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The cognitive approach assumes that OCD is a consequence of faulty and irrational ways of thinking taken to an extreme. Patients with OCD have different thinking patterns and more intrusive thoughts. The cognitive explanation stresses that everyone has unwanted thoughts from time to time, but OCD sufferers cannot ignore these thoughts and they are often misinterpreted, leading to self-blame and the obsessive symptoms of OCD. So that the negative thoughts and concerns associated with a particular anxiety do not come to pass, compulsions arise in an attempt to ‘neutralise’ the anxiety. The sufferer becomes more wary of having intrusive thoughts and their fear of them increases. As these ideas are constantly thought about, they become obsessive and a pattern of ritualistic, repetitive behaviour begins.
A strength of this theory is that there is supporting evidence. For example, Wegner found that a group of students asked not to think of a white bear were more likely to do so than a group allowed to think about it. Salkoius found that when asking participants to suppress thoughts and on other days not to, the participants kept a diary of more intrusive thoughts when they had to be suppressed these findings support the idea that a deliberate attempt to suppress thoughts leads to an increase in these thoughts; supporting the main ideas of the approach.
This is a strength because the two studies have found similar findings and are therefore externally reliable. This makes the cognitive approach reliable as a whole because it can be checked and verified and the theory has sound foundations for further research.
However, a weakness of this theory is that there are problems with the evidence. For example, Salkoius used self-report methodologies in order to measure the thoughts of the participants. This means that the results may have been subjected to social desirability bias. For example, the amount of intrusive thoughts may not have all been recorded in the diaries in order to please the experimenter; they may not want them to know how bad their symptoms are due to feelings of embarrassment. This is an issue because it means the study lacks internal validity; the intrusive thoughts in the diary are not caused solely by supressing them, but there are other extraneous variables such as embarrassment. We therefore cannot prove cause and effect to show that suppressing thoughts lead to symptoms in OCD, so there are other factors the cognitive approach needs to consider in order to offer a causal explanation.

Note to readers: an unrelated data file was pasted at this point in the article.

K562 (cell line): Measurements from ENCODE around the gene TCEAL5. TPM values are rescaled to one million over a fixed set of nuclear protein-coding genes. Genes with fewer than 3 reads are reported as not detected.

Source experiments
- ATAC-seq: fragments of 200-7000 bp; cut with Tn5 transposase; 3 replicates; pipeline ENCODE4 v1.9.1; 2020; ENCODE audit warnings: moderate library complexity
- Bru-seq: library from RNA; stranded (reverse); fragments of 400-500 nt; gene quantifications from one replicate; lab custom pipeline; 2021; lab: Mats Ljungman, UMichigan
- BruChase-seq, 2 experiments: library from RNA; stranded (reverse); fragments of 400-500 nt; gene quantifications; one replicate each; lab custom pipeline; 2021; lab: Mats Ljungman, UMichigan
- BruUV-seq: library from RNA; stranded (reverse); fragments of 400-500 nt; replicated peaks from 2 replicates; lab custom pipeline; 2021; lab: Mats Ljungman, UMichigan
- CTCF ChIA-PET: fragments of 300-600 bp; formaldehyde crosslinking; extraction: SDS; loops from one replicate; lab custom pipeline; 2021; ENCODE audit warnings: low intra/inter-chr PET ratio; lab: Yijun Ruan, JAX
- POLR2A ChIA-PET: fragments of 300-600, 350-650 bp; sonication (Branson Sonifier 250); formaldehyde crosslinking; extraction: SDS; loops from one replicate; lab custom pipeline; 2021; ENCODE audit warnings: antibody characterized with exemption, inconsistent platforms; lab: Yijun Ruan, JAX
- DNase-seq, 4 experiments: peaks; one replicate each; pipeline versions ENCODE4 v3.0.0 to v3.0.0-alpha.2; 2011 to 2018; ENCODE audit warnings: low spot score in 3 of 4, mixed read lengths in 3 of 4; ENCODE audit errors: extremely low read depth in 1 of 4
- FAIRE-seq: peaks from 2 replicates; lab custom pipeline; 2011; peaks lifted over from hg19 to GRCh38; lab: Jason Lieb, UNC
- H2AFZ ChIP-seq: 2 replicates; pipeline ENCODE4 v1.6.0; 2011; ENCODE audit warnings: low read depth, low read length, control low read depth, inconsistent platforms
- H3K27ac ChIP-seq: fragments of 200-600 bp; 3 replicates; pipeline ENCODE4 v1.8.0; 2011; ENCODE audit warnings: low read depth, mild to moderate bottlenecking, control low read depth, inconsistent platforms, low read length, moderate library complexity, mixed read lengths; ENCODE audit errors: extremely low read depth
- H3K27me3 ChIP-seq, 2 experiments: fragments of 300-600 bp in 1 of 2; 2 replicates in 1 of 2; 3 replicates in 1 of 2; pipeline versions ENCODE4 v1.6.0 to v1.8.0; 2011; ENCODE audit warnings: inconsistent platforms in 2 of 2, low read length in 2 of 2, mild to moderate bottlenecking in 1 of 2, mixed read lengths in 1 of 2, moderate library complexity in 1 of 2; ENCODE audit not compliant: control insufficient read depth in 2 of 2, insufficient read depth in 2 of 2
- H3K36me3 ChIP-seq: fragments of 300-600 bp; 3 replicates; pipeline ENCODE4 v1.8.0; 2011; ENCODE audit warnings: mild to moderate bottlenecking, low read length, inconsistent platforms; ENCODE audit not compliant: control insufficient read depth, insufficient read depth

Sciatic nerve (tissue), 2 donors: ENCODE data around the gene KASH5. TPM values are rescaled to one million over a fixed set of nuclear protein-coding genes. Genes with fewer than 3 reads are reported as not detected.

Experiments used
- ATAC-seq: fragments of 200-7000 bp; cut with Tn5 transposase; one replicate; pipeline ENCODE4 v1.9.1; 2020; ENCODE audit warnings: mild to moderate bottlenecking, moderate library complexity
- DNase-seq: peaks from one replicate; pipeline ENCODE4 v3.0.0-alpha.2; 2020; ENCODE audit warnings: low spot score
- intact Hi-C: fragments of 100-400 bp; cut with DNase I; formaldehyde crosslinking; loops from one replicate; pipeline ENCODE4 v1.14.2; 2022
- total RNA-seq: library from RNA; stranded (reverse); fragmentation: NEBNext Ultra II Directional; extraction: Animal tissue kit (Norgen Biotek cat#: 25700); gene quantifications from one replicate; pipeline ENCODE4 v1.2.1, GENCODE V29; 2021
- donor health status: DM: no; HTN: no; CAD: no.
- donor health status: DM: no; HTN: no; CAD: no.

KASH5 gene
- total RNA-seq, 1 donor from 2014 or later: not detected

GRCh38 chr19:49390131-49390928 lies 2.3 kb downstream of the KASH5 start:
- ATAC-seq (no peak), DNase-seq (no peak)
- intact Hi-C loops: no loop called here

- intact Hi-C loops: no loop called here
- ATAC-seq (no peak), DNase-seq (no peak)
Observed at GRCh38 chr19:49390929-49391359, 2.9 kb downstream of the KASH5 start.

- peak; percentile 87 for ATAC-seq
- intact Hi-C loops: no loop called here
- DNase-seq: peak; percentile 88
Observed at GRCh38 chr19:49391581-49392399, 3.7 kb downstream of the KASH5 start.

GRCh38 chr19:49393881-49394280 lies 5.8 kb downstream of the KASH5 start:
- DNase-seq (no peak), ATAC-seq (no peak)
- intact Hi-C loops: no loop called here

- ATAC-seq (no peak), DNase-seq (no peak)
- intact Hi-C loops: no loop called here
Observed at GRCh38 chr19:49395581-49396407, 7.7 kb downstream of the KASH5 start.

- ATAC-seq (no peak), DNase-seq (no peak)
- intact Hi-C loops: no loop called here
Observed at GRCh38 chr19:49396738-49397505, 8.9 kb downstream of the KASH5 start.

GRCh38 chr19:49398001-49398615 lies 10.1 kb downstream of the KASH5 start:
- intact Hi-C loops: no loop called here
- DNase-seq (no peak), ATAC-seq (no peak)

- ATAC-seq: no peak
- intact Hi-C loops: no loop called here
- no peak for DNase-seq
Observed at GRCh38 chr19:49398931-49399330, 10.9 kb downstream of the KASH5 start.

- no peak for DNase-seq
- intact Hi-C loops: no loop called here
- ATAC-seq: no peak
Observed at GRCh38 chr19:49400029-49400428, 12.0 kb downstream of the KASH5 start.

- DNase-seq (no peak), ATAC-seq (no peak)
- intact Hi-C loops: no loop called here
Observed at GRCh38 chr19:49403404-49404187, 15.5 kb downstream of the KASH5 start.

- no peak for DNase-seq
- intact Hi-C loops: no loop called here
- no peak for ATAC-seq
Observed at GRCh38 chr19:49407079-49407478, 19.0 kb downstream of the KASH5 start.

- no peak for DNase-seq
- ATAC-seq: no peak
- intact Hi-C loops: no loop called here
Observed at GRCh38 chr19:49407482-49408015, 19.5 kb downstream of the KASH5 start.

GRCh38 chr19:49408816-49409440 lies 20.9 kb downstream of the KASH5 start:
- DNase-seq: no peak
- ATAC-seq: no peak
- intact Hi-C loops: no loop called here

However, although there are issues with self-report methodologies, they can provide a greater insight into the participant’s thoughts and a greater level of detail. They are allowing the participants to describe their own experiences rather than inferring this from observing participants. It therefore provides access to a high level of quantitative data.